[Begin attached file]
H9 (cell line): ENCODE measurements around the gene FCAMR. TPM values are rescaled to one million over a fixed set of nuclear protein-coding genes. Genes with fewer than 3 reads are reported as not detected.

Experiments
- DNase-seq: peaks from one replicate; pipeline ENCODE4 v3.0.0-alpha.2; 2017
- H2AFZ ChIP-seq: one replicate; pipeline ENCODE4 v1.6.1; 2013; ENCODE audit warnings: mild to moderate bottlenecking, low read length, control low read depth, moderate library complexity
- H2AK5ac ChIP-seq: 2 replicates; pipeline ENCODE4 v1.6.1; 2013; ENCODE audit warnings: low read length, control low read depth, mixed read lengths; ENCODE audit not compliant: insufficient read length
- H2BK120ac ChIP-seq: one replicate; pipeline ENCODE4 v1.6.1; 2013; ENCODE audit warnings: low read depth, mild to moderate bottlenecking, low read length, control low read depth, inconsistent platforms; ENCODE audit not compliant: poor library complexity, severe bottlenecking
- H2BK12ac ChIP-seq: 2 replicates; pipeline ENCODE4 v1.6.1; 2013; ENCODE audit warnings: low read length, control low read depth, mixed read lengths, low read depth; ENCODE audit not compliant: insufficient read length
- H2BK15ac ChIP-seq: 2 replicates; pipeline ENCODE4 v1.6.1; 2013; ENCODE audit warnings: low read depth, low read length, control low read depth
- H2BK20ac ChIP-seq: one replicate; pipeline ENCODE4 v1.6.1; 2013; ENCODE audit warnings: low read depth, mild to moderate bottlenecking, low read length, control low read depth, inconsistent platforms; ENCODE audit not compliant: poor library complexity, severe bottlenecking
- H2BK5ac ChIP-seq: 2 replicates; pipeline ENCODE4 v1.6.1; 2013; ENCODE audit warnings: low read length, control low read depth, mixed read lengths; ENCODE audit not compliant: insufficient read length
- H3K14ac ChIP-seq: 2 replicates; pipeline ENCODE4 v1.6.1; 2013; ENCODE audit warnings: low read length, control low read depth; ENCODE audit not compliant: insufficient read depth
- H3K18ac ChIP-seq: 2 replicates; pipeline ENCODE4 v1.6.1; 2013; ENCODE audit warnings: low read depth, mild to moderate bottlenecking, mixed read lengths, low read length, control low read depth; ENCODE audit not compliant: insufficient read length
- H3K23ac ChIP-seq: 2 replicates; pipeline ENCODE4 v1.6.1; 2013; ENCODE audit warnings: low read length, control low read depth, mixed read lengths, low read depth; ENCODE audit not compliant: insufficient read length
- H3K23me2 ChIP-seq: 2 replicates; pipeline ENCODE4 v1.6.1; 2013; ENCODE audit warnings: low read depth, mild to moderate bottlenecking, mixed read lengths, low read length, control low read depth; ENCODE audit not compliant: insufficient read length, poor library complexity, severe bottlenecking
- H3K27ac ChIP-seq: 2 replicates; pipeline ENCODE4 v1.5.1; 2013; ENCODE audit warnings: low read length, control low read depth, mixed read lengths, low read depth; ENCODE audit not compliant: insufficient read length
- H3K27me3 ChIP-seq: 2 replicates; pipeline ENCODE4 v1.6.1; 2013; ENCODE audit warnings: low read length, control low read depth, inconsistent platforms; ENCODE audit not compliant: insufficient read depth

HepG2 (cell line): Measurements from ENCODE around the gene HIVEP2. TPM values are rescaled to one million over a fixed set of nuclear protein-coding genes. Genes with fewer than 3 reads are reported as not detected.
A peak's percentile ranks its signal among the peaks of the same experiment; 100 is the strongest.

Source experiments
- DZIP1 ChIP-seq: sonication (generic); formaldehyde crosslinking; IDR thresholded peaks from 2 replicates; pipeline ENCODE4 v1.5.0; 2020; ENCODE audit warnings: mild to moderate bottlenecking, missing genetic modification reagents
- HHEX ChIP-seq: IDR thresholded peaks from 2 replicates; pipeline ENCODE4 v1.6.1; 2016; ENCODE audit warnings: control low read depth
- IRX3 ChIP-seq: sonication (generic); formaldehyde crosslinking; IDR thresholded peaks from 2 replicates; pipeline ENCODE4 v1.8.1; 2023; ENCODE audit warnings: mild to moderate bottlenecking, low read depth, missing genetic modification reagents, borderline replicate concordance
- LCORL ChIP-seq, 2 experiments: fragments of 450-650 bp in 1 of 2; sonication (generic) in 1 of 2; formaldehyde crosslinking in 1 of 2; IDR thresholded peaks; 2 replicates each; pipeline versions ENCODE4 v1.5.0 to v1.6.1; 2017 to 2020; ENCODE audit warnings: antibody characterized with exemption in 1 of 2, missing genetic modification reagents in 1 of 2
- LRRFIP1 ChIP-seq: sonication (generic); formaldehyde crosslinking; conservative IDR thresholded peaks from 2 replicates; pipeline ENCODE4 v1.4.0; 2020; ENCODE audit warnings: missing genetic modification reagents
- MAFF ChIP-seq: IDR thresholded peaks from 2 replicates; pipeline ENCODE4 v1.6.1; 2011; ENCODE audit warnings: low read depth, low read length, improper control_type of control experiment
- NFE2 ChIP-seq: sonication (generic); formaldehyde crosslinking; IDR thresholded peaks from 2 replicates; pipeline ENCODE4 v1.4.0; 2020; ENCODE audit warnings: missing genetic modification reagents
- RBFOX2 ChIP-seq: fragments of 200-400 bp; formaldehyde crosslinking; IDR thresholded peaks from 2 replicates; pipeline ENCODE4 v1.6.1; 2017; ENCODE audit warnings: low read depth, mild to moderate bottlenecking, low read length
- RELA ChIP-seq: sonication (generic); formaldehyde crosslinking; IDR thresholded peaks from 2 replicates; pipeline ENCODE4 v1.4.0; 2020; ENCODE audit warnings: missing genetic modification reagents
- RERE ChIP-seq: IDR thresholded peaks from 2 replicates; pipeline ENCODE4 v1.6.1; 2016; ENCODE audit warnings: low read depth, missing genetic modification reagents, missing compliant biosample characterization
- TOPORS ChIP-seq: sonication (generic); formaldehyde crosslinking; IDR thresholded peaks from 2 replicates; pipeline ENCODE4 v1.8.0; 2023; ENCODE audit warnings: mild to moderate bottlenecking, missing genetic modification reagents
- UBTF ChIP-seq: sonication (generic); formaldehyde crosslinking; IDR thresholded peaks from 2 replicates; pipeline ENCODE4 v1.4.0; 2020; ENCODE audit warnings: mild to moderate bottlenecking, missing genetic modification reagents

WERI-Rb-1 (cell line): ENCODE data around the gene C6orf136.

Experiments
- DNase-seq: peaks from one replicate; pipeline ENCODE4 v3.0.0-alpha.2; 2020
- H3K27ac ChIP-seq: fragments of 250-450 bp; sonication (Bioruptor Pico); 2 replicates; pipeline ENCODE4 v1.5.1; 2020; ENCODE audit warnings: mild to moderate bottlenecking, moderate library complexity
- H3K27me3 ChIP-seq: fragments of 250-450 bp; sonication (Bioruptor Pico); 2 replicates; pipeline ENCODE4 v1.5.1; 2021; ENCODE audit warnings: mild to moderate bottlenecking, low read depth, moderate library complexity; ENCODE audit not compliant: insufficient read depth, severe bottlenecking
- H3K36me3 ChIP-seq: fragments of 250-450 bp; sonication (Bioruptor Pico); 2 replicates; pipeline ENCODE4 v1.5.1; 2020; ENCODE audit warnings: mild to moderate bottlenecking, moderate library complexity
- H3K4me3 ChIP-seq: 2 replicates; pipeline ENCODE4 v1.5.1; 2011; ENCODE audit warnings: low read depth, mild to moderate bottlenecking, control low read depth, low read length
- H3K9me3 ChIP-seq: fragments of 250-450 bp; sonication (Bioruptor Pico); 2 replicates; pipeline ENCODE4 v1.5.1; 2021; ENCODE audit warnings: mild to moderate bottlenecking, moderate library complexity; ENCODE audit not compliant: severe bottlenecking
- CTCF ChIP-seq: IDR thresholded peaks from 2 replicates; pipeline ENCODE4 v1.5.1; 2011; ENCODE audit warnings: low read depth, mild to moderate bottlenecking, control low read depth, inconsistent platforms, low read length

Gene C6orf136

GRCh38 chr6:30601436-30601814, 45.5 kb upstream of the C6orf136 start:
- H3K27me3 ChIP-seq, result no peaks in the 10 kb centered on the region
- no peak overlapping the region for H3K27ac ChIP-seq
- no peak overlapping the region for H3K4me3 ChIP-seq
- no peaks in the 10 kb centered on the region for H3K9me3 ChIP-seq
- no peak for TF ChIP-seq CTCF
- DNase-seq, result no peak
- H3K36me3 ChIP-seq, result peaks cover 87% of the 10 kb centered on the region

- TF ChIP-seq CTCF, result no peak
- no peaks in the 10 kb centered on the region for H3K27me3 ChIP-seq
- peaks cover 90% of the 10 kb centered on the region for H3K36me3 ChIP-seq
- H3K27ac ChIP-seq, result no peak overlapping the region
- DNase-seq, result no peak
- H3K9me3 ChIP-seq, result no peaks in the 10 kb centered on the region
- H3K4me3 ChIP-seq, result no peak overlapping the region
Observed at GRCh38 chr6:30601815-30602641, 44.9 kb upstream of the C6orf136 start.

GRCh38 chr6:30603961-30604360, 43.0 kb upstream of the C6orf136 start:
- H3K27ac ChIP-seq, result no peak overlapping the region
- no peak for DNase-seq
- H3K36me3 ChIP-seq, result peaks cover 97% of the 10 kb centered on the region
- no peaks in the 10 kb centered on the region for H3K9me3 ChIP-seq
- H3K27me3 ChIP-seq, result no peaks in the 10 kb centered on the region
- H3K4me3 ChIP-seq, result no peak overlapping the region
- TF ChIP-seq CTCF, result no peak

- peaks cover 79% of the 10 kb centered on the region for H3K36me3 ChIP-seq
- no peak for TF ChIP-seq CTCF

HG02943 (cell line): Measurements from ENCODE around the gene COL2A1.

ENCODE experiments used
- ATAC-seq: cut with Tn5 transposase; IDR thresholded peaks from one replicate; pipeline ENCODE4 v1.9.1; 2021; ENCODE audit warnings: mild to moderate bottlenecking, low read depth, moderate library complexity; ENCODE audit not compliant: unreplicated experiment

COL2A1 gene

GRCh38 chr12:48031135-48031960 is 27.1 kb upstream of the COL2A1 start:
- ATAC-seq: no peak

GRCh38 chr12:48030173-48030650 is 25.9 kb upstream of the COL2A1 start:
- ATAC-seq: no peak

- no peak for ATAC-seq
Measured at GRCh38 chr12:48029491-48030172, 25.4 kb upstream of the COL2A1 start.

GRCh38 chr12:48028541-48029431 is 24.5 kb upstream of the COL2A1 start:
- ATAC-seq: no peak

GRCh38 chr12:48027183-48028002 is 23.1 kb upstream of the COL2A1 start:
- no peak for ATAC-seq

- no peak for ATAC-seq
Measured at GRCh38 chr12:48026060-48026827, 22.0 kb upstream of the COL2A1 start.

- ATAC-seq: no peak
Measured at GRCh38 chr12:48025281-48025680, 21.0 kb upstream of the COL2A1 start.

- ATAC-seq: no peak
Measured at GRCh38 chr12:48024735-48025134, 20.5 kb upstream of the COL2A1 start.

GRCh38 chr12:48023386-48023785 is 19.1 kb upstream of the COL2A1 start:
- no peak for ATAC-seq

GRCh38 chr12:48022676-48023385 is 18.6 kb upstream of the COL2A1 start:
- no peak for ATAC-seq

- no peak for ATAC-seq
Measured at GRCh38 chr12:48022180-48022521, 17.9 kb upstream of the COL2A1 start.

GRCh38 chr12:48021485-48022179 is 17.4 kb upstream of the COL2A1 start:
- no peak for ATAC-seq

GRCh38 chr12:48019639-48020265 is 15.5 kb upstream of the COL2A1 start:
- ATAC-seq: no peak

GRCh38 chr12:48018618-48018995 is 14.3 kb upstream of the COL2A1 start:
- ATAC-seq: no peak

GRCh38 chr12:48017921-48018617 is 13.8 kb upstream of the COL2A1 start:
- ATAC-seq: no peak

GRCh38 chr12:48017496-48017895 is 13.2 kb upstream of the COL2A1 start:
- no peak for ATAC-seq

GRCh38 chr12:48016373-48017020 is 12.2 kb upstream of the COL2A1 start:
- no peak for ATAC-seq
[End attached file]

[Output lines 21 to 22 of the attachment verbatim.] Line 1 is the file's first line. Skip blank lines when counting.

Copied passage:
- HHEX ChIP-seq: IDR thresholded peaks from 2 replicates; pipeline ENCODE4 v1.6.1; 2016; ENCODE audit warnings: control low read depth
- IRX3 ChIP-seq: sonication (generic); formaldehyde crosslinking; IDR thresholded peaks from 2 replicates; pipeline ENCODE4 v1.8.1; 2023; ENCODE audit warnings: mild to moderate bottlenecking, low read depth, missing genetic modification reagents, borderline replicate concordance